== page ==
The end of life care is one of the most contentious issues inmedicine (Wang et al., 2015). This is due to ethical issuesassociated with it, particularly when the aid of a physician in dyingis required (Emanuel et al., 2016, Herx, 2015). There have beennumerous debates on the morality of physician-assisted suicide forpatients in vegetative state. This paper argues that there areinstances where physician aid in dying is acceptable.
Arguments for physician aid in dying
The cornerstone of medical ethics is patient autonomy. An individualor his family has the authority to make a decision about their healthwithout coercion from a third party. This argument has been used tosupport changes in laws that allow assisted suicide (Cohen-Almagor,2015, Gamondi et al., 2014).
Statistics indicates that end of life patients who do not request foraid in dying from medical workers suffer more compared to otherpatients. Consequently, assisted suicide has been advocated as ameans of reducing suffering (Ganzini et al., 2014). For example,questions have been raised on whether there is a need for a patientwho will die in the next three months to continue suffering.Shortening the painful dying process will also reduce the economicburden associated with the end of life care (Cohen-Almagor, 2015).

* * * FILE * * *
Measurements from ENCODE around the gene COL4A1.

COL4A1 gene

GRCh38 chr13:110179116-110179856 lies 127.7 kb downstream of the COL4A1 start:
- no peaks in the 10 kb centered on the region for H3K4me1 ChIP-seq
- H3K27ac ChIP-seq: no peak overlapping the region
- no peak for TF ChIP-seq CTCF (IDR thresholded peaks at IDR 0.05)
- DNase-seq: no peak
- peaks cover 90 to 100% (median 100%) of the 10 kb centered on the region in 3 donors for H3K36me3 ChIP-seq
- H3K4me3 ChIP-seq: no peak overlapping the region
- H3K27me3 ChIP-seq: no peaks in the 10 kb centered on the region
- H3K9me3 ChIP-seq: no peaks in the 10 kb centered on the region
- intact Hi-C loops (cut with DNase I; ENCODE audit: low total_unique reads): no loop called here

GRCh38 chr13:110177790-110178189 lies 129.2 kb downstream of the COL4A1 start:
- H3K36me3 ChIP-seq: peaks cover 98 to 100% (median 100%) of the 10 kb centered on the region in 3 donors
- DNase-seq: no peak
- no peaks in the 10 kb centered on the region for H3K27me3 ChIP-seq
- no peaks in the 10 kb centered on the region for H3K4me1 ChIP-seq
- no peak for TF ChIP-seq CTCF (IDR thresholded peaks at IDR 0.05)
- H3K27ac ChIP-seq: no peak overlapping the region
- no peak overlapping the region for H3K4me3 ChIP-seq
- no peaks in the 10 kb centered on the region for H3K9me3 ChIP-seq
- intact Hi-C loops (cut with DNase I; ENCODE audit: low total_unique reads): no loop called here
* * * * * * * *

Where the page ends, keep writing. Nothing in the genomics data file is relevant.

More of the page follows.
Nonetheless, there are several arguments against physician aid indying. According to the Hippocratic Oath, medical workers should notdo harm. Additionally, it has been opposed due to issues related tothe potential risks among venerable populations, mainly the disabled(Battin et al., 2007). The majority of the arguments against mercykilling are based on religious beliefs and values which emphasis onthe sanctity and preservation of life (Nicole et al., 2013).
Statistics indicates that majority of people in the United States andother parts of the world, as well as medical workers, supportphysician-assisted suicide (Maessen, et al., 2014, Sercu et al.,2012). Therefore, relevant legislations are justified.
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